Following from the previous post.

I was going to move on to another topic, but thought of something else related to light: ultraviolet radiation. This doesn’t play much part in keeping houseplants as such; it becomes more of a concern when the weather warms up and you start thinking of acclimatising indoor winter plants to outdoor conditions.

UV is a type of electromagnetic radiation, just like light. In fact, it’s the set of wavelengths just after the violet wavelengths of the visible spectrum (hence the name ultraviolet). In one sense, there are broadly three categories of UV: A, B, and C. UVC is screened out by the ozone layer of the atmosphere, so we only have to deal with UVA and UVB. A lot of UVB also gets filtered by the ozone layer, but enough makes it to the surface that it matters. However, glass (such as in windows) screens out the great majority of the remaining UVB – so houseplants are exposed to far less UV than plants outside.

This difference in UV gets overlooked because humans normally cannot see UV; generally we consider only light and temperature when we think of hardening off indoor plants. But it’s worth bearing it in mind. While UV intensity outside generally corresponds to visible light intensity, if you use glass-covered cold frames, Wardian cases, or cloches as part of your hardening-off routine, your plants can still get burned by UV even though they’ve acclimated to bright sunlight and cold spring nights.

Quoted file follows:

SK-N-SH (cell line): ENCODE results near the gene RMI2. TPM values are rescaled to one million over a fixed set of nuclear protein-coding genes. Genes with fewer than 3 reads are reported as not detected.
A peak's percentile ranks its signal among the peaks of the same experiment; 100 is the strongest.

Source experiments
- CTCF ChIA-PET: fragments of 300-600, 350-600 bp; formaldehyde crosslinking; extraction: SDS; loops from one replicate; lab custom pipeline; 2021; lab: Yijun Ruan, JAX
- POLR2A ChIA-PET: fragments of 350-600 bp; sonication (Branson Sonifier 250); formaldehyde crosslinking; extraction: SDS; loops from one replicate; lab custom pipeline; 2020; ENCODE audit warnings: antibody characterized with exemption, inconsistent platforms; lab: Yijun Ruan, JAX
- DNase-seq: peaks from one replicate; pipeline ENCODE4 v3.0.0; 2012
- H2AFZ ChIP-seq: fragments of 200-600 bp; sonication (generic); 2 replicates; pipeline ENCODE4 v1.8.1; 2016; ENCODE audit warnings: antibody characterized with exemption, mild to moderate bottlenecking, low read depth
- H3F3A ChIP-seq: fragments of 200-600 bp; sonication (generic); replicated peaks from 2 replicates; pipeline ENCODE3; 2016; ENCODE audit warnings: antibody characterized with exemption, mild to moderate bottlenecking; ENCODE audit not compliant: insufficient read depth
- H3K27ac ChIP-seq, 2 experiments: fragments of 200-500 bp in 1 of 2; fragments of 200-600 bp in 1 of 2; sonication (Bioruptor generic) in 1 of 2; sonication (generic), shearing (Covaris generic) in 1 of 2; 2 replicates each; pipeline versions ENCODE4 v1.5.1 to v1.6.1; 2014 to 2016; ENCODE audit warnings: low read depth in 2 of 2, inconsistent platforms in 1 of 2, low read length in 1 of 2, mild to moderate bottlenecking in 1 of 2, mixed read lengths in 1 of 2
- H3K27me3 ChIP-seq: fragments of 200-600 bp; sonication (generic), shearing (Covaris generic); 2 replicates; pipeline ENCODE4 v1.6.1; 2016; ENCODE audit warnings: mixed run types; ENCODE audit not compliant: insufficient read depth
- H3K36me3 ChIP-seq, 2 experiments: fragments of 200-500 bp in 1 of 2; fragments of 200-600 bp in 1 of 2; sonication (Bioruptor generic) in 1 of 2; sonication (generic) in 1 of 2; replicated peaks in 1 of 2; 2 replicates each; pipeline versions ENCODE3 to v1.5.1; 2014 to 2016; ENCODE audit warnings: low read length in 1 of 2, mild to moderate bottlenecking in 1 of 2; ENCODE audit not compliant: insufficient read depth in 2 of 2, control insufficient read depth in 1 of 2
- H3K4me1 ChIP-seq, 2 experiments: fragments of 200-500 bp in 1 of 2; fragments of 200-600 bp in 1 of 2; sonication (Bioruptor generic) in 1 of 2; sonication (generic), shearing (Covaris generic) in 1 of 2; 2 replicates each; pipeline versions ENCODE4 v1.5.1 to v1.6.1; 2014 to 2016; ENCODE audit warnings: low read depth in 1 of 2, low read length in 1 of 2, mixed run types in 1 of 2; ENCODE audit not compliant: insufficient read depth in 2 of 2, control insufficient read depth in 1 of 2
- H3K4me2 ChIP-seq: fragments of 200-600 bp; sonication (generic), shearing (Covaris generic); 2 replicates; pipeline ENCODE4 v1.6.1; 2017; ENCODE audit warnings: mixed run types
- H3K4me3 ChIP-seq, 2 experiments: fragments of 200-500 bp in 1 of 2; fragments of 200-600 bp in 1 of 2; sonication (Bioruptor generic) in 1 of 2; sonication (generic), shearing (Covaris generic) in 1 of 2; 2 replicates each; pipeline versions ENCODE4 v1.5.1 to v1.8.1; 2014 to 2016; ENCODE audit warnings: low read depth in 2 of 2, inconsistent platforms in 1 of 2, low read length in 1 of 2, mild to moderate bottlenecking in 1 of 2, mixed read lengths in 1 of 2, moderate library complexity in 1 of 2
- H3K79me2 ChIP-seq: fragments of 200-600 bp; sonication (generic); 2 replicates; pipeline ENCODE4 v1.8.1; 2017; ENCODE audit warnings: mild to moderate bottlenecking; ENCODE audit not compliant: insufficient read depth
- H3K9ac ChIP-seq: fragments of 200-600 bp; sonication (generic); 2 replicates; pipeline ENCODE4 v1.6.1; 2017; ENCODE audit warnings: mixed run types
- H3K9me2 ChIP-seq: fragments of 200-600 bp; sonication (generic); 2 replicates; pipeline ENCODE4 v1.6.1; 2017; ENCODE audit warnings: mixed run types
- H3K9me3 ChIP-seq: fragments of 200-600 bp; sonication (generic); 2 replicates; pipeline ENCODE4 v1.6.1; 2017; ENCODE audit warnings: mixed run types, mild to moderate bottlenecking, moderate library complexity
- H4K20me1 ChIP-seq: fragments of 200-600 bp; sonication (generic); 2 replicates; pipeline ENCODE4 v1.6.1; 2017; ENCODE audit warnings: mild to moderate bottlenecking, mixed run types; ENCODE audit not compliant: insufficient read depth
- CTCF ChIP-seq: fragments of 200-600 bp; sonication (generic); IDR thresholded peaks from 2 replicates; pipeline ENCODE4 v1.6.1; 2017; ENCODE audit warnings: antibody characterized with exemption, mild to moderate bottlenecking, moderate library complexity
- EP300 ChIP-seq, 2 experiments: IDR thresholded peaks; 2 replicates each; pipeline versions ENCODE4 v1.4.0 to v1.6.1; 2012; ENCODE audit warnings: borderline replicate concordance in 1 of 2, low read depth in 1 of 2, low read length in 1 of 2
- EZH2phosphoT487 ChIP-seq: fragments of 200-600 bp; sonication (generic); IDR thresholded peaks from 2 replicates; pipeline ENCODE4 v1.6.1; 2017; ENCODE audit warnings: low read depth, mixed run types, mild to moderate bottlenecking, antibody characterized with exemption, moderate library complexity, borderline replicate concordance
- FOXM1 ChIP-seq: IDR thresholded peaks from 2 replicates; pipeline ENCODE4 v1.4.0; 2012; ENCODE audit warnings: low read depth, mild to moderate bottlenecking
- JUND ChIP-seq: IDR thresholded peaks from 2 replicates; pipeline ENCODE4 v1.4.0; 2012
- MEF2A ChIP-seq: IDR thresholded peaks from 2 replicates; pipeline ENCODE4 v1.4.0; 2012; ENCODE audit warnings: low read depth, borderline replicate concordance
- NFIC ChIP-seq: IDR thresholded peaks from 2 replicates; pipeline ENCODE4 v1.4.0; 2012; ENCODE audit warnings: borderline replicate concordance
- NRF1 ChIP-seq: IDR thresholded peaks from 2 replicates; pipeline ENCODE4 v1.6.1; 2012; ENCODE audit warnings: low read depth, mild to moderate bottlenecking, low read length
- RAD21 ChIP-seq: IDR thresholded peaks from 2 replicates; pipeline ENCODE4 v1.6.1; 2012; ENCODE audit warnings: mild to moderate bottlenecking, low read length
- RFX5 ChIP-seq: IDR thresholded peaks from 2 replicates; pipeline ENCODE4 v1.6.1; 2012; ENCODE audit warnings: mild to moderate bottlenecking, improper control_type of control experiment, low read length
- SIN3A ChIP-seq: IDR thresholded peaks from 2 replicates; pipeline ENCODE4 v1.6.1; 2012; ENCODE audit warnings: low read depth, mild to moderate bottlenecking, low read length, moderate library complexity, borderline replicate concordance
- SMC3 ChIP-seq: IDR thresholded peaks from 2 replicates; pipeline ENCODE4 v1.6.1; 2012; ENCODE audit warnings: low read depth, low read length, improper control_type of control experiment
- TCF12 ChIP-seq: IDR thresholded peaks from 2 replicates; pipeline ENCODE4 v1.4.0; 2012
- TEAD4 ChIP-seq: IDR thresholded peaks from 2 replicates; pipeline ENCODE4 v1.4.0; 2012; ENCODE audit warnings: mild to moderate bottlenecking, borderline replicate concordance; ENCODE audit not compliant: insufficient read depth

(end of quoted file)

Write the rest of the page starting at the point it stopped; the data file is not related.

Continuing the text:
UV has other effects as well: it causes tanning in humans, it causes fading of many pigments (so keep your precious pictures out of the sun), and it degrades many types of plastic. If you intend to keep or use a plastic item outdoors, make sure it’s made of an outdoor-rated type of plastic first, or it will start to go brittle and maybe even crumble after a few weeks in the sun. This has happened to me with plastic flowerpots that were apparently only intended for houseplants (admittedly cheap ones from the dollar store, made in China). UV is present in all unfiltered sunlight, weak or strong, so believe it or not, you can tan in the shade. It just takes much much longer than in direct sun and will never be very pronounced.

Next topic: dunno. Whatever I feel like when I next sit down to type.